The Gibbs–Helmholtz equation was developed in the 1870's, while Nernst's heat theorem was developed in the early $20^{th}$ century (according to google/wikipedia). Nernst's heat theorem tells us that the change in entropy tends to be zero in absolute temperature. But did Nernst's heat theorem provide any new insight? Because if we put $T=0$ in the Gibbs–Helmholtz equation, then $\Delta G=\Delta H$. Anyone could have thereby concluded that as temperature approaches 0, entropy change becomes zero already in the $19^{th}$ century. I am quite confused regarding it, those were my assumptions (probably wrong), what was new about Nernst's heat theorem ?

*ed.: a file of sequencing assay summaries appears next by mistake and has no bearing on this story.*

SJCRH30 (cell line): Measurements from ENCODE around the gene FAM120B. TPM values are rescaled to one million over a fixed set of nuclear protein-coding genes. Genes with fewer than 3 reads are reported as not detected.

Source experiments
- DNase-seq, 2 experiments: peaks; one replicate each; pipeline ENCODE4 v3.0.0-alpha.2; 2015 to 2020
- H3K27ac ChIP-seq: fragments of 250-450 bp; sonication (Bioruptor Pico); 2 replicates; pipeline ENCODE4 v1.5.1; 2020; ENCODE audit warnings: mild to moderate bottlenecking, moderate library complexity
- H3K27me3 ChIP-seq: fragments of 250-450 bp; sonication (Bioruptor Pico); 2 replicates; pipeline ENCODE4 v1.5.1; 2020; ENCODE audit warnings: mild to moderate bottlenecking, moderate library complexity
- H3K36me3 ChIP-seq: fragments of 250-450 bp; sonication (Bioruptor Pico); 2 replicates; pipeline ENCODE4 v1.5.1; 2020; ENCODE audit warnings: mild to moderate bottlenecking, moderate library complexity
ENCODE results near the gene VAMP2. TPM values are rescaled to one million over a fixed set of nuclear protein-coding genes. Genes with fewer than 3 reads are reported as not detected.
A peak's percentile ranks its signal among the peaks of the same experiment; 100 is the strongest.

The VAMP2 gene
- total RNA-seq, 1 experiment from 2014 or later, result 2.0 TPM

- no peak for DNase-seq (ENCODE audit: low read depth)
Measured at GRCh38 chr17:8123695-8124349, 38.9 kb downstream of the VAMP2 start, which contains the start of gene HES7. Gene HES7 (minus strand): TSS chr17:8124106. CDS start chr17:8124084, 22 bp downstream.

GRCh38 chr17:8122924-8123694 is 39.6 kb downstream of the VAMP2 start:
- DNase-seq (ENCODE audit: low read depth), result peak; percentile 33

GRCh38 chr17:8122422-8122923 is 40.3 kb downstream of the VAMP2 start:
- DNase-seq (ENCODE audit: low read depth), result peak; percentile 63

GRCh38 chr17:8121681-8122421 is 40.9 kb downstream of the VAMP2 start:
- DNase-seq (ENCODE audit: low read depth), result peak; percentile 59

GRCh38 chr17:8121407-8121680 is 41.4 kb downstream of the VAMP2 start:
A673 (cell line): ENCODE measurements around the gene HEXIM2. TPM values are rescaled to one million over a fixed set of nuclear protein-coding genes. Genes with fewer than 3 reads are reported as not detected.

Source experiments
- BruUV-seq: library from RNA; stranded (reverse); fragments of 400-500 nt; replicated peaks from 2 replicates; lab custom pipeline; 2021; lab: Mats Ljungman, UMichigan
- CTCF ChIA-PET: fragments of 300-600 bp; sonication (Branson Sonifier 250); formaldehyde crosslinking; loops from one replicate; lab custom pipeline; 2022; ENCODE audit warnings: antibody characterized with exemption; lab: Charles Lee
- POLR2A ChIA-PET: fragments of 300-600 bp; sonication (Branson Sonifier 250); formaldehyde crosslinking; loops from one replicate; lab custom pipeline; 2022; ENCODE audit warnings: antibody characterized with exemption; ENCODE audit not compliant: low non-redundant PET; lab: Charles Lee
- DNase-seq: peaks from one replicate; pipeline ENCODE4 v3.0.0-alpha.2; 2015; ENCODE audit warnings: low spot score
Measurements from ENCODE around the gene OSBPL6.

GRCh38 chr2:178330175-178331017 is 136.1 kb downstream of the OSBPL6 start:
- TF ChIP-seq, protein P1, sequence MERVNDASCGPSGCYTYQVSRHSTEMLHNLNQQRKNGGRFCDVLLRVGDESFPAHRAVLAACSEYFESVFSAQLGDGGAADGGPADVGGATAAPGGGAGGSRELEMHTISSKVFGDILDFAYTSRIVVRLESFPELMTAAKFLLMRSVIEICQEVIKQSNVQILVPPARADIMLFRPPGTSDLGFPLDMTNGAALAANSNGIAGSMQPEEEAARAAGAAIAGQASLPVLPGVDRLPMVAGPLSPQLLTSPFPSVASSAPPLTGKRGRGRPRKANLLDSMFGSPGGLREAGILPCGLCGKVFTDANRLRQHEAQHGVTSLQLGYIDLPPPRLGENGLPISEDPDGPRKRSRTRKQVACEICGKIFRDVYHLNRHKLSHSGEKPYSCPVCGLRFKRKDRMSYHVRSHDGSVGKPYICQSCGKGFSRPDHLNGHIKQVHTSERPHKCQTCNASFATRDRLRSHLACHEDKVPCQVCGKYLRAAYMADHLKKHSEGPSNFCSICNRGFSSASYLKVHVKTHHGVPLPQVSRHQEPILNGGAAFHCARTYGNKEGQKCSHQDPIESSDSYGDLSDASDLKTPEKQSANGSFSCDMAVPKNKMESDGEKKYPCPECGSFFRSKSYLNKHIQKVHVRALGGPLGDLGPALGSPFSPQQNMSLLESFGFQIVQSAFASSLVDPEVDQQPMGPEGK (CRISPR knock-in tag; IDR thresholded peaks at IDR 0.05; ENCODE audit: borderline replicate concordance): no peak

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If you read the Wikipedia page for Nernst's Heat Theorem carefully, it explains that the novelty lies not in showing (as you point out) that as $T \rightarrow 0$, $\Delta G \rightarrow \Delta H$, but rather that as $T \rightarrow 0$, the slope of $\Delta G$ as a function of T goes to 0, that is

$$\lim_{T\rightarrow0} \left( \frac{\partial \Delta G}{\partial T} \right)_p =0$$

Then, since that slope is given by $-\Delta S$, it predicts the experimentally confirmed conclusion that as $T \rightarrow 0$, $\Delta S \rightarrow 0$,


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